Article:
- In 2002, FASB and the IASB agreed to work together to develop high-quality, compatible accounting standards that could be used for both domestic and cross-border financial reporting. Since then, the bodies’ efforts to achieve the so-called “convergence” of US GAAP and IFRS have had their ups and downs. Going forward, US standard setters propose an informal, collaborative model that will minimize differences in financial reporting, in lieu of the IASB’s one-size-fits-all approach. This article looks back at what’s happened with convergence to date and examines the future direction of financial reporting in a global marketplace.
- FASB has released a new accounting standard that provides much-needed guidance on management’s responsibility in evaluating and disclosing adverse conditions or events that raise substantial doubt about a company’s ability to continue as a “going concern.” The guidance, published in ASU 2014-15, Presentation of Financial Statements — Going Concern (Subtopic 205-40): Disclosure of Uncertainties about an Entity’s Ability to Continue as a Going Concern, applies to all companies that prepare their financial statements in accordance with US Generally Accepted Accounting Principles (GAAP). This article details the new guidance.
- The IRS has recently increased its audits of employer 401(k) plans. Rather than wait for an audit, plan administrators should proactively consider potential issues and take any necessary corrective measures. The following is a brief rundown of what the IRS will request at the outset of an audit, as well as a non-comprehensive list of issues commonly scrutinized by the IRS during a 401(k) plan audit.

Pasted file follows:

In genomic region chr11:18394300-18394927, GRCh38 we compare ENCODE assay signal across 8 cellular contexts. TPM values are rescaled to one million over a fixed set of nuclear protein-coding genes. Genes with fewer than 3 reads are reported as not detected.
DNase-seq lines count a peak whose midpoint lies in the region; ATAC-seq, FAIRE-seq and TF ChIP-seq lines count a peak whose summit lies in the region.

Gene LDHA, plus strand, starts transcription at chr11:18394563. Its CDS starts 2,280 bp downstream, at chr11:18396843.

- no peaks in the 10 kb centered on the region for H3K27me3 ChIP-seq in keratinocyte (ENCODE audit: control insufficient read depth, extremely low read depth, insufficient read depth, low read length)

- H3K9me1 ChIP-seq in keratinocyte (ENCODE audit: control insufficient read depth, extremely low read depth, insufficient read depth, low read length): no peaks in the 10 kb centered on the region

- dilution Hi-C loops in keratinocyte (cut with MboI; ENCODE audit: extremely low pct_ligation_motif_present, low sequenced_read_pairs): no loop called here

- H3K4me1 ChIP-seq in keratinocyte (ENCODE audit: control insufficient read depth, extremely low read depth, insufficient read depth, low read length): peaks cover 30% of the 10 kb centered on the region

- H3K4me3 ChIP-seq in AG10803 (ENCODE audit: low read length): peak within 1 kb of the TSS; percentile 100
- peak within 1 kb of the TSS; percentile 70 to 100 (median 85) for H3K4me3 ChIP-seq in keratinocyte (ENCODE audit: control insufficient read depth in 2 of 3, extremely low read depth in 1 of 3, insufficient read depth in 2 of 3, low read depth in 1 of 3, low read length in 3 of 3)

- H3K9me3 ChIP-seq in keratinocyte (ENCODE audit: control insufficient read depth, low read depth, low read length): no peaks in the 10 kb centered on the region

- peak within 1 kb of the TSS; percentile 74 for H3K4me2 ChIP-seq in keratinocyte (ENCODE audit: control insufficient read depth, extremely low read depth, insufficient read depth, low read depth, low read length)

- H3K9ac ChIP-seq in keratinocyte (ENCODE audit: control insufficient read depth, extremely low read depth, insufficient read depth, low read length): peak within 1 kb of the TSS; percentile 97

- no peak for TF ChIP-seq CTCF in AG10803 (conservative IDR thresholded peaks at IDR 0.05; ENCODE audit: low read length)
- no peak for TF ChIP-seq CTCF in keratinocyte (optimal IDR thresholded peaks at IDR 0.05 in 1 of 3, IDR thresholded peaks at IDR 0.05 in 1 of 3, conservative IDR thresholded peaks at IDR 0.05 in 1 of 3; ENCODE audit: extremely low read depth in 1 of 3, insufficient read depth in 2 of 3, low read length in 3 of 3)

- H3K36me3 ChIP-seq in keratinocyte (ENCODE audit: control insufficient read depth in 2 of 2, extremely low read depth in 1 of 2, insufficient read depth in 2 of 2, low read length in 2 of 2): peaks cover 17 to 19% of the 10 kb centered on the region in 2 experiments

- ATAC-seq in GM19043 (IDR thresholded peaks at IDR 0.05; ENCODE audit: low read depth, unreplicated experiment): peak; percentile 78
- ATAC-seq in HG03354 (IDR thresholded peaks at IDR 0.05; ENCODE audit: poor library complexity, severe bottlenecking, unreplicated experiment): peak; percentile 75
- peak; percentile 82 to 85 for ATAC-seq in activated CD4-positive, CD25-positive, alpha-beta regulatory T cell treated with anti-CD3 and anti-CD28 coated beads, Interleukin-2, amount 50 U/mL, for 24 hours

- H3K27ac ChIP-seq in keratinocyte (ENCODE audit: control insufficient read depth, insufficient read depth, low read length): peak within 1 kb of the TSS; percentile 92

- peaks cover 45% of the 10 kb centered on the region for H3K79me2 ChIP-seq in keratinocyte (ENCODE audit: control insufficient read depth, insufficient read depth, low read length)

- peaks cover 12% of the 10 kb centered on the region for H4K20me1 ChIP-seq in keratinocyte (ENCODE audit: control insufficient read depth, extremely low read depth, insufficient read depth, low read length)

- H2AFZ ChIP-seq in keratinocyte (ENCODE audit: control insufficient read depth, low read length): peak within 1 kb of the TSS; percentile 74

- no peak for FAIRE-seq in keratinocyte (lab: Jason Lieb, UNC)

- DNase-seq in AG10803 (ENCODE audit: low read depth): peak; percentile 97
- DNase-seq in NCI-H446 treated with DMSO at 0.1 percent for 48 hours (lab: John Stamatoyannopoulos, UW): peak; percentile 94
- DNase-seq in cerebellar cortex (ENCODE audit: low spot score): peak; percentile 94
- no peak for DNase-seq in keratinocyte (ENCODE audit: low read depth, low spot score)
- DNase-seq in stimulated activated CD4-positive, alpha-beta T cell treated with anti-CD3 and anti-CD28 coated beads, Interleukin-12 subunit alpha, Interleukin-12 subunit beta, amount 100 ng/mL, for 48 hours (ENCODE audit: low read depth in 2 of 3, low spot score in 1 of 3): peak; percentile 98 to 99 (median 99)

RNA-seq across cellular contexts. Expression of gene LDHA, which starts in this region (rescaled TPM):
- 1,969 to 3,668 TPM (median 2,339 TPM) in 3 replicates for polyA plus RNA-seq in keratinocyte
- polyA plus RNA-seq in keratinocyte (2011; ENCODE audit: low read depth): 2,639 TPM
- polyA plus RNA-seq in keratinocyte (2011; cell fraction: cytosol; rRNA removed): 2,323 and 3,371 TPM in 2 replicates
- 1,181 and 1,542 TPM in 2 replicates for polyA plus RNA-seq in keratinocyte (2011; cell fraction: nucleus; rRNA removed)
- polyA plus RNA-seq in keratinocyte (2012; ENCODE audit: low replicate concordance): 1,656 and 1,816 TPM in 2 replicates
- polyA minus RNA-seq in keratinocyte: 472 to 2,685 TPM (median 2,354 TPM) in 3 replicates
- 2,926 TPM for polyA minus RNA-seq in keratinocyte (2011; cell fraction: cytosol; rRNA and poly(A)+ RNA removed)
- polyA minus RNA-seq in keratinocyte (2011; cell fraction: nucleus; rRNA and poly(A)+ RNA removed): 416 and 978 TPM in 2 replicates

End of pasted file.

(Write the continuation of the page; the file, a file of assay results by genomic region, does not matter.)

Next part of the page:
- The Accounting and Review Services Committee (ARSC) has issued three exposure drafts of Proposed SSARS, 1) Preparation of Financial Statements, 2) Compilation Engagements and 3) Association with Financial Statements on October 23, 2013. The proposed SSARS would be effective on or after December 15, 2015 with early implementation permitted.
- After many years of discussion, the Financial Accounting Standards Board (FASB) and the International Accounting Standards Board (IASB) issued the long awaited and converged revenue recognition standard on May 28. This standard has the potential to be one of the biggest changes ever in financial reporting because it impacts virtually every financial statement issued in the world.
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